Citation: Jun Chen, Xiu Liang, Pei-fu Chen. Canine Distemper Virus Utilizes Different Receptors to Infect Chicken Embryo Fibroblasts and Vero cells* .VIROLOGICA SINICA, 2011, 26(2) : 139-145.  http://dx.doi.org/10.1007/s12250-011-3176-3

Canine Distemper Virus Utilizes Different Receptors to Infect Chicken Embryo Fibroblasts and Vero cells*

  • Corresponding author: Pei-fu Chen, cltwins2003@sina.com
  • Received Date: 05 December 2010
    Accepted Date: 15 February 2011
    Available online: 01 April 2011

    Fund Project: Yunnan Provincial Education Board 08C0070Yunnan Provincial Program for Introducing High-level Scientists 2009CI125

  • Inducing animal viruses to adapt to chicken embryos or chicken embryo fibroblasts (CEF) is a common method to develop attenuated live vaccines with full security. Canine distemper virus (CDV) also does this, but the mechanisms and particular receptors remain unclear. Virus overlay protein blot assays were carried out on CEF membrane proteins, which were extracted respectively with a Mem-PERTM kit, a radioimmunoprecipitation assay buffer or a modified co-immunoprecipitation method, and revealed a common 57 kDa positive band that differed from the 42-kDa positive band in Vero cells and also from those receptors reported in lymphocytes and 293 cells, indicating a receptor diversity of CDV and the possibility of the 57-kDa protein acting as a receptor that is involved in adaptive infection of CDV Kunming strain to CEF.

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    1. Escoffier C, Gerlier D. 1999. Infection of chicken embryonic fibroblasts by measles virus: adaptation at the virus entry level. J Virol, 73 (6): 5220-5224.

    2. Fujita K, Miura R, Yoneda M, et al. 2007. Host range and receptor utilization of canine distemper virus analyzed by recombinant viruses: Involvement of heparin-like molecule in CDV infection. Virology, 359 (2): 324-335.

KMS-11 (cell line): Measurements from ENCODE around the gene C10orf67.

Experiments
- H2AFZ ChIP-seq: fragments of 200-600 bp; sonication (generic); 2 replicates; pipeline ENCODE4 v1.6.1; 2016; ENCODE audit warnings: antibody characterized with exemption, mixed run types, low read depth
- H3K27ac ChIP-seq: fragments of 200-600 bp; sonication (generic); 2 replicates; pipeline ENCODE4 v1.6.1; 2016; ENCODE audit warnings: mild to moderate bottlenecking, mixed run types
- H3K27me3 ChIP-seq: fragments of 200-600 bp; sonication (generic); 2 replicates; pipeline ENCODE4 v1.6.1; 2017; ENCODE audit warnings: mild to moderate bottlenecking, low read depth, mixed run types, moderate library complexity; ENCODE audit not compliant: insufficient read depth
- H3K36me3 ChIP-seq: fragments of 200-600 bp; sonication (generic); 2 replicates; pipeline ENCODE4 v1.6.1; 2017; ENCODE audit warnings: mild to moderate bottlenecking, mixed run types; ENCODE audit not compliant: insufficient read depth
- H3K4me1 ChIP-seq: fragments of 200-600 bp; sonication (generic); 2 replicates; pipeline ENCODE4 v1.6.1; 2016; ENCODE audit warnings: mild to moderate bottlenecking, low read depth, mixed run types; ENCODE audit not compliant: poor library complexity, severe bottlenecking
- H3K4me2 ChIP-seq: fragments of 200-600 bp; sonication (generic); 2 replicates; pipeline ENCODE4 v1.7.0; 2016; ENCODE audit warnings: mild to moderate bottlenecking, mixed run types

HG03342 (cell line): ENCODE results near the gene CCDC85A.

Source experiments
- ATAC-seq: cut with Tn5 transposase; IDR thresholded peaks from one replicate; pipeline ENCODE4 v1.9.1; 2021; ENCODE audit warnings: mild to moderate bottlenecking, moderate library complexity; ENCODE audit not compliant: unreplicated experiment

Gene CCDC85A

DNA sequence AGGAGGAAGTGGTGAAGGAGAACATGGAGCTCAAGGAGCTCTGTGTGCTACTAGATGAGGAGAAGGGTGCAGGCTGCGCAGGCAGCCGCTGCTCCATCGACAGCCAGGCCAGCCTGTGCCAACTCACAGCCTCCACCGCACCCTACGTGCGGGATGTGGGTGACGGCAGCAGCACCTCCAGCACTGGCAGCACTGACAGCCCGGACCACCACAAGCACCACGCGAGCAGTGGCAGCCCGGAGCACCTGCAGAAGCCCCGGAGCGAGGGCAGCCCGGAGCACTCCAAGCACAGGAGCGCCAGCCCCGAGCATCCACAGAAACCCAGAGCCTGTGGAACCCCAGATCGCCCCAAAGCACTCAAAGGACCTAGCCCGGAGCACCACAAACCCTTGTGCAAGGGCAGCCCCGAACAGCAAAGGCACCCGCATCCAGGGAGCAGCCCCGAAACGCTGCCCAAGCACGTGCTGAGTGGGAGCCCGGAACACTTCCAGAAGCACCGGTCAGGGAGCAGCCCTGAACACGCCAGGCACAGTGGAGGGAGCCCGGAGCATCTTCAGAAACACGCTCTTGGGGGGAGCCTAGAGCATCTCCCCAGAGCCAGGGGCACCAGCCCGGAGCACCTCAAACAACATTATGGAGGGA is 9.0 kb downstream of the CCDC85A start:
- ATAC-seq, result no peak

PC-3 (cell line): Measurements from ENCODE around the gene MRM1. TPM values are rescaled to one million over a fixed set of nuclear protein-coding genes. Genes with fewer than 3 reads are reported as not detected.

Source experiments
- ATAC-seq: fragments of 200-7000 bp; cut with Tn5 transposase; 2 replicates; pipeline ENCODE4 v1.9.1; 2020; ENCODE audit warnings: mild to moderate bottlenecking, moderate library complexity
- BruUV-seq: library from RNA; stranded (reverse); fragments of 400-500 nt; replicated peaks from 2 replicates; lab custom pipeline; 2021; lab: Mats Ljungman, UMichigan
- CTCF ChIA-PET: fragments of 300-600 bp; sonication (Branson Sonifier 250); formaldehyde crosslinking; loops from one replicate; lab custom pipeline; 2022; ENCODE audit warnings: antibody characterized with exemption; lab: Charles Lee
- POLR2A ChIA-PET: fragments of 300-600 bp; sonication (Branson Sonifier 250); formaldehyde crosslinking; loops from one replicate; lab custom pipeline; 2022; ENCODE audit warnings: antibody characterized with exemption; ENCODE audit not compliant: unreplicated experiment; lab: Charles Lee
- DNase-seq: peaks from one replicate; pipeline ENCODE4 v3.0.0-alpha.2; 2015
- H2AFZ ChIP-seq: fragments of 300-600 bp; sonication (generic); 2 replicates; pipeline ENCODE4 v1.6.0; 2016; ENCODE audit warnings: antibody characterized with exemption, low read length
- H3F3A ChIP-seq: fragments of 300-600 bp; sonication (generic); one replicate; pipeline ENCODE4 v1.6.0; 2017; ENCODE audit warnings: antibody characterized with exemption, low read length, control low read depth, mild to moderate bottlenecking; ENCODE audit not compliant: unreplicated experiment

doi: 10.1016/j.virol.2006.09.018

    3. Guo A Z, Lu C P. 2000. Identification of canine distemper virus receptor in cell lines. Chin J Virol, 16 (2): 155-157. (in Chinese)

    4. Hirayama N, Senda M, Nakashima N, et al.1991. Protective effects of monoclonal antibodies against lethal canine distemper virus infection in mice. J Gen Virol, 72 (11): 27-30.

    5. Li H F, Chen J, Chen P F, et al. 2010. Biological characteristics of canine distemper virus isolated in Kunming. Chin Vet Sci, 40 (1): 15-23. (in Chinese)

    6. Schmid E, Zurbriggen A, Gassen U, et al.2000. Antibodies to CD9, a tetraspan transmembrane protein, inhibit canine distemper virus-induced cell-cell fusion but not virus-cell fusion. J Virol, 74 (16): 7554-7561.
        doi: 10.1128/JVI.74.16.7554-7561.2000

    7. Seki F, Ono N, Yamaguchi R, et al.2003. Efficient isolation of wild strains of canine distemper virus in Vero cells expressing canine SLAM (CD150) and their adaptability to marmoset B95a cells. J Virol, 77 (18): 9943-9950.
        doi: 10.1128/JVI.77.18.9943-9950.2003

    8. Singethan K, Topfstedt E, Schubert S, et al. 2006. CD9-dependent regulation of Canine distemper virus-induced cell-cell fusion segregates with the extracellular domain of the haemagglutinin. J Gen Virol, 87 (6): 1635-1642.
        doi: 10.1099/vir.0.81629-0